Gov’t to the rescue of table tennis team stranded in Dom Rep
Members of the Jamaica table tennis team playing a game of cards after being left stranded at the Los Americans International Airport in Santo Domingo, Dominican Republic yesterday.

THE Ministry of Sports and the Ministry of Foreign Affairs have put things in place to cover expenses incurred by members of the junior table tennis team and staff who were left stranded in the Dominican Republic on Thursday, after a strike by Jamaican air traffic controllers brought flights in and out of the island to a halt.

The industrial action by air traffic controllers was triggered by a fallout over wages. With air traffic controllers returning to work following meetings with authorities the table tennis delegation, which performed commendably in the Dominican Republic, is anxious to get home.

President of the Jamaica Table Tennis Association, Andrew Lue, who is the manager of the Jamaican team, was happy that after experiencing some inconvenience the players are comfortable and, with support from the ministry, their excess overseas expenses will be covered.

On Friday Lue told the Jamaica Observer that the 22-member delegation, including parents, had used up all their resources and were grateful that good friends as well as Jamaican officials came to their rescue by paying for lodging and food over the extra days.

“We won’t be able to get any flights to leave as a team so we have to take them one at a time, five at a time, or six at a time. One person leaves Saturday and then about half-dozen will leave on Sunday. The rest will leave on Monday.

“Our flight was cancelled because of the strike on Thursday. We were actually at the airport checking in, with three people left out of 22, when the flight was cancelled. The strike actually stranded us at the airport. I made calls to Juan Villa, the president of International Table Tennis Federation for the Americas. He is a resident of the Dominican Republic who assisted us to get transportation to where we are now. He arranged the accommodation for us at an affordable rate at the Olympic Hostel, where we have to pay a daily rate.

“We didn’t plan to be here at the hostel so there were no arrangements made for food. We had to go on the road to KFC Thursday night and supermarket Friday morning. I met with the secretary general of the Olympic Association and I arranged for us to get meals — but we have to have cash everyday as we go along.”

The delay has impacted school for some of the youngsters. In terms of their peace of mind, Lue said the location where they are staying has a pool and a room for games, which should be enough to keep them entertained and content until they arrive home.

“Some of them were doing online classes, even [on] Friday. The people who are able to do online classes, they do it still because we have Wi-Fi. Those who have to go face-to-face, they are missing school. The last set of people should be coming home on Monday. We will come as the seats are available because we won’t be able to get a chartered flight.”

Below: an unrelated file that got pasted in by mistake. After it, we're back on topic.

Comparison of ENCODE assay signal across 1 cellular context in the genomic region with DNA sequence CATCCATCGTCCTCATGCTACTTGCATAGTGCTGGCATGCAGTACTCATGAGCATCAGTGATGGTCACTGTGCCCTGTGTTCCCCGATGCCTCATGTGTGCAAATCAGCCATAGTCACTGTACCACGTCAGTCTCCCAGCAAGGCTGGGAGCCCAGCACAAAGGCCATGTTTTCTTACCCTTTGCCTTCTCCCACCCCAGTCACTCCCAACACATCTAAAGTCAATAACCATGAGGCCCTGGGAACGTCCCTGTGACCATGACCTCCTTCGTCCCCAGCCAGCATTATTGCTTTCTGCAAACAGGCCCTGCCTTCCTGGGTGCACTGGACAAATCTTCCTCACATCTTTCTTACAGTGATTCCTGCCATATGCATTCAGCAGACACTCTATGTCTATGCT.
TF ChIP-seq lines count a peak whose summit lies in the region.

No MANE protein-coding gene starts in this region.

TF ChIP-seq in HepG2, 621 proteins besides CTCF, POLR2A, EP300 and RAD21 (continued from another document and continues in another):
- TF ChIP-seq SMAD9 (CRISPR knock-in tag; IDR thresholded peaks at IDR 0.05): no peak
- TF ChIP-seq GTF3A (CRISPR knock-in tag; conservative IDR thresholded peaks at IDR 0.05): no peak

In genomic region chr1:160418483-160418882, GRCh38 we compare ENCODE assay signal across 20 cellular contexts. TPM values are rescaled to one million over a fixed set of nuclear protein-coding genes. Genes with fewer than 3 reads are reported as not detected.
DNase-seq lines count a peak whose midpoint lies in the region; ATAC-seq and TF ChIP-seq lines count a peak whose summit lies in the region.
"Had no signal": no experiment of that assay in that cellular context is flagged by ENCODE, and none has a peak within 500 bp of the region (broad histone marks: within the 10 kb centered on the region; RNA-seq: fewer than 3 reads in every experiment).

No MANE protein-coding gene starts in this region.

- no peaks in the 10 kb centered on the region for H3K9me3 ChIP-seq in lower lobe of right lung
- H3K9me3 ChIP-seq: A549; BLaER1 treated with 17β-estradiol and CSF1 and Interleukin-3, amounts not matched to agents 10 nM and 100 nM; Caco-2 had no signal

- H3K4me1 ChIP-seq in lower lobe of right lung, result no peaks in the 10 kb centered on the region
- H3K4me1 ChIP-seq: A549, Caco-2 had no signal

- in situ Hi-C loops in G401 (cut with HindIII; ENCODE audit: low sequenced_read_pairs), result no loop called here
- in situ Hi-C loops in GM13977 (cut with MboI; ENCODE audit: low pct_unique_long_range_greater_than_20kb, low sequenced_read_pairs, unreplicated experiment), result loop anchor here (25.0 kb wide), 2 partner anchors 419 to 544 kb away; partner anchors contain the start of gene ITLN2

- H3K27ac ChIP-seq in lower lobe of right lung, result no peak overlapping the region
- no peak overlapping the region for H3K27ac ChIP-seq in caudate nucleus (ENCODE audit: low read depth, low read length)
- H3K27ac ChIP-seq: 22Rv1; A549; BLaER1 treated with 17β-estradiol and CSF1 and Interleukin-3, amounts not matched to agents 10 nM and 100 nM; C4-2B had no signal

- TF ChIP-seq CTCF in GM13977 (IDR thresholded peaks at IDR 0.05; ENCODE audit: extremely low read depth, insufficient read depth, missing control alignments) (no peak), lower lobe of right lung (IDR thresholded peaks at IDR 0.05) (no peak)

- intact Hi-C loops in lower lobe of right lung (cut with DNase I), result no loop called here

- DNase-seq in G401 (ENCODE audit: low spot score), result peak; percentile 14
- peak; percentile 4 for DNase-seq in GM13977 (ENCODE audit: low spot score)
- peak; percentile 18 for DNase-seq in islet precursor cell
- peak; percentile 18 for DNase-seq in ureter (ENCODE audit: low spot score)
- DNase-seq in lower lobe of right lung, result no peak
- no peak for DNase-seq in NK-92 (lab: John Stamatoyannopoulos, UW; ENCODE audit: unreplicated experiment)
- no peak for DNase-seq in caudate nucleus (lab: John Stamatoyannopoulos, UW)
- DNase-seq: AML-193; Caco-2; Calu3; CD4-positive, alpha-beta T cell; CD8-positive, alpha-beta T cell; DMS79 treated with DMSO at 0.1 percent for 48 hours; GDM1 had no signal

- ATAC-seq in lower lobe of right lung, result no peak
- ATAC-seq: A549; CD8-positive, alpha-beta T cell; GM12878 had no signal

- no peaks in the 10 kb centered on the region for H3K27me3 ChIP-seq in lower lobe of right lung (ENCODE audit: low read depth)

Minister of Sport Olivia “Babsy” Grange confirmed on Friday that she has given instruction for the bills incurred by the teams to be covered.

“We have worked out a solution for the Ministry of Sport to take care of accommodation. The Honorary Counsul for Jamaica in the Dominican Republic is in touch with the team. We are making arrangements through them to have their meals and lodging covered for the period of time that they are there,” she said.

Head of Mission at the Jamaican Embassy in the Dominican Republic, Thomas Marley commended the team for remaining strong, vibrant and resilient, and said that they should be proud to call themselves Jamaicans.

“They have had problems but they are a very strong, resilient and a resourceful set of people. Jamaica has all right to be proud of them. These people are true Jamaican ambassadors and they deserve all the support they can get at home and overseas.”

The occasion which brought the team to the Dominican Republic was a Caribbean table tennis youth tournament — an Under-15 and Under-19 competition. With three bronze medals, Jamaica placed third behind Puerto Rico and the Dominican Republic, which ranked them number one among English-speaking countries. Trinidad and Tobago and St Lucia, two English-speaking countries, placed closely behind Jamaica.

Lue said he was proud of his team’s performance at the championships.

“I am extremely proud of our performance overall considering the short preparation time and limited resources. We are the top English-speaking Caribbean team, followed by Trinidad and Tobago. We have also qualified for the ITTF PanAm championships in August to compete in the boys’ U15 team event and girls’ U19 team events,” he said.

He then gave special mention to Jayden Ebanks, who was very outstanding throughout the tournament.

“He was our top athlete with three bronze medals in the Under-15 boys’ team, Under-15 boys’ doubles, and the Under-15 mixed doubles,” the president ended.

— Additional reporting by Ruddy Allen.

Jason Cross

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